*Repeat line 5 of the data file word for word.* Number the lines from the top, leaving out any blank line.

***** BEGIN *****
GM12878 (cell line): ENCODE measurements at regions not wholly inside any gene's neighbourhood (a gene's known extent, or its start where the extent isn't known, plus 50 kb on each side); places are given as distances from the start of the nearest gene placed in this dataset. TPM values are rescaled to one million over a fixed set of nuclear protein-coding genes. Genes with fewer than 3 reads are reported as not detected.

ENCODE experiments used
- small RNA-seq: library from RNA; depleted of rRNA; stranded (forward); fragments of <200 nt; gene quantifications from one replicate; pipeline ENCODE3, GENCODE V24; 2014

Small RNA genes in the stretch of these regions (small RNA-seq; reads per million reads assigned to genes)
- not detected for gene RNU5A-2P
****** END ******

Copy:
- not detected for gene RNU5A-2P